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Environment

Strontium In Water May Get Regulated

by Jessica Morrison
October 27, 2014 | APPEARED IN VOLUME 92, ISSUE 43

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Credit: Shutterstock
EPA could set a maximum allowable level for strontium in drinking water to protect children.
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Credit: Shutterstock
EPA could set a maximum allowable level for strontium in drinking water to protect children.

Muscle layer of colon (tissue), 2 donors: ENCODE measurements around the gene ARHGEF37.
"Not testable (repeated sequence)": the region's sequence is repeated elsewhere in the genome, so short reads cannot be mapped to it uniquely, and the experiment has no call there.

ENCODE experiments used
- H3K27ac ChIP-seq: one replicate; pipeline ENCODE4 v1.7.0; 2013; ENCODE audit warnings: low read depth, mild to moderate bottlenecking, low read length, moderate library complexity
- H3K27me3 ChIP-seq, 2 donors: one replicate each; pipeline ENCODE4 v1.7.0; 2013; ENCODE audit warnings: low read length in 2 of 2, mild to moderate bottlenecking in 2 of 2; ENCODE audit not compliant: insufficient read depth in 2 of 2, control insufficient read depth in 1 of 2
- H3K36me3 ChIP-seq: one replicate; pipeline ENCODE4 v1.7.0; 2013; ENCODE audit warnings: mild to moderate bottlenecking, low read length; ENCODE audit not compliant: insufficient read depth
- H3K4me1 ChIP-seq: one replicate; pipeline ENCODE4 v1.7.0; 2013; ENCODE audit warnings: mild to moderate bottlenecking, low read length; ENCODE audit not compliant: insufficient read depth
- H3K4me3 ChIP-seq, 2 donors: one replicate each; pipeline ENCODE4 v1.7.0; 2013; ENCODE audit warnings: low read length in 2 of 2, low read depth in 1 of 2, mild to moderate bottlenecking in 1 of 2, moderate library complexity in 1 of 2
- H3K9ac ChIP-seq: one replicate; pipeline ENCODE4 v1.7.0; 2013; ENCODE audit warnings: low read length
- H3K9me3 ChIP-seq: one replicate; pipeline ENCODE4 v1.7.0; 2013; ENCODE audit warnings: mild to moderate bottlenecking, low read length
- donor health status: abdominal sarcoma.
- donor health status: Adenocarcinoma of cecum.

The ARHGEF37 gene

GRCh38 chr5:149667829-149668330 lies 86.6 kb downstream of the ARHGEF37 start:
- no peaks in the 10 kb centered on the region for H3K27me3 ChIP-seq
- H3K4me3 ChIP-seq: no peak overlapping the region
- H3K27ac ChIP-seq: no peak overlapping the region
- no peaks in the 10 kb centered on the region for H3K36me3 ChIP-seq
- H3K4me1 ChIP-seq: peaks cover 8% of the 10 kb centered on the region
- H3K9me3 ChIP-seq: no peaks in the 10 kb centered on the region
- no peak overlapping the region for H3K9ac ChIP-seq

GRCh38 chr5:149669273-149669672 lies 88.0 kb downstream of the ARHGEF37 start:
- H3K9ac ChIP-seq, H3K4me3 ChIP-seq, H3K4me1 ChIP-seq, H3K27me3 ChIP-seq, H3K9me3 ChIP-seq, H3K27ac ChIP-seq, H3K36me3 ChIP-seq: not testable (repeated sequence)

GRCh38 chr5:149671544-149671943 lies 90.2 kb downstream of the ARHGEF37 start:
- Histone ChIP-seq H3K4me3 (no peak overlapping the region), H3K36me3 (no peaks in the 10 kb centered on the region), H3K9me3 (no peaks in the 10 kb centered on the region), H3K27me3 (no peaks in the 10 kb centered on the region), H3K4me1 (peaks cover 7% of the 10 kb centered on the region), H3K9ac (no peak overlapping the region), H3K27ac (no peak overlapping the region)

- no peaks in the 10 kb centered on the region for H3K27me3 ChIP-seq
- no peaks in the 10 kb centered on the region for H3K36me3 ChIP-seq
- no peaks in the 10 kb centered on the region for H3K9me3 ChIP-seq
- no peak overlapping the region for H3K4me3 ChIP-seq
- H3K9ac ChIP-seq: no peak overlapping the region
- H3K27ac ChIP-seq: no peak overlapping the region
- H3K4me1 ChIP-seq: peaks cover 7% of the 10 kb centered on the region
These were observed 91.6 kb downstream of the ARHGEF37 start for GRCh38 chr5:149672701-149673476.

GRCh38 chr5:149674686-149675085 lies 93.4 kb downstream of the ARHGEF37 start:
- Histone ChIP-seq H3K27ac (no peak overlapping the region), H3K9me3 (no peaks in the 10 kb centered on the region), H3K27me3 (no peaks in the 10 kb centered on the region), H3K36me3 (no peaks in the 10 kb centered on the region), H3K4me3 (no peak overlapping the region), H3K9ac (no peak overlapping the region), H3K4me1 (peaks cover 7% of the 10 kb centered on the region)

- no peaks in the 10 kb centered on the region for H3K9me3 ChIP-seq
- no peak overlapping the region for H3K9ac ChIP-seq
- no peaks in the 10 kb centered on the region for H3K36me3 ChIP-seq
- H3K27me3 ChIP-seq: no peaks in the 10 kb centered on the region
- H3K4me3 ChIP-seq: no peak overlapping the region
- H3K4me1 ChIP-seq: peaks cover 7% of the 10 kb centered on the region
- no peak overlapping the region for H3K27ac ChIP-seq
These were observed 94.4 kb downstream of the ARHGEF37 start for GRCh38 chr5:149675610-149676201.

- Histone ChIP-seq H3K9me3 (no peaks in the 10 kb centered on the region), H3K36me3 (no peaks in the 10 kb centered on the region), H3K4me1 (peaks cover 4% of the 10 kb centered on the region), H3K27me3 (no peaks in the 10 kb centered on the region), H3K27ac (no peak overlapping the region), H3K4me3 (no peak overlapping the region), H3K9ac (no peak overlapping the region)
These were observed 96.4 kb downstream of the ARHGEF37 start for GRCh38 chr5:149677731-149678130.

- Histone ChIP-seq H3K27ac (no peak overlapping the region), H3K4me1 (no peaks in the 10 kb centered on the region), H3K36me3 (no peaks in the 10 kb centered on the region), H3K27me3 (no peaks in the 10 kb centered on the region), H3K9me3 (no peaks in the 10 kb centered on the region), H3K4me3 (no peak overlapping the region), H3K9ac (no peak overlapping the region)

EPA could regulate strontium as a contaminant in the nation’s drinking water, the agency said in a preliminary decision issued earlier this month. The element is detectable in 99% of drinking water in the U.S., and it is present at “levels of concern” in 7% of public water systems, the agency reports. At elevated levels, Sr can replace calcium in bones, adversely affecting skeletal health. Infants, children, and adolescents take the hardest hit from a deficiency of calcium in bones. EPA made the preliminary decision about Sr under the Safe Drinking Water Act. That law requires the agency every five years to assess certain unregulated contaminants in drinking water for possible controls. Also in its recent action, the agency elected not to regulate four other drinking water contaminants: 1,3-dinitrobenzene, two organophosphate insecticides—dimethoate and terbufos—and a breakdown product of the latter, terbufos sulfone. In these determinations, EPA considers adverse health effects from exposure to the contaminant, the extent to which a contaminant occurs in drinking water, and whether regulation would meaningfully reduce health risks. The agency expects to make a final determination in 2015.

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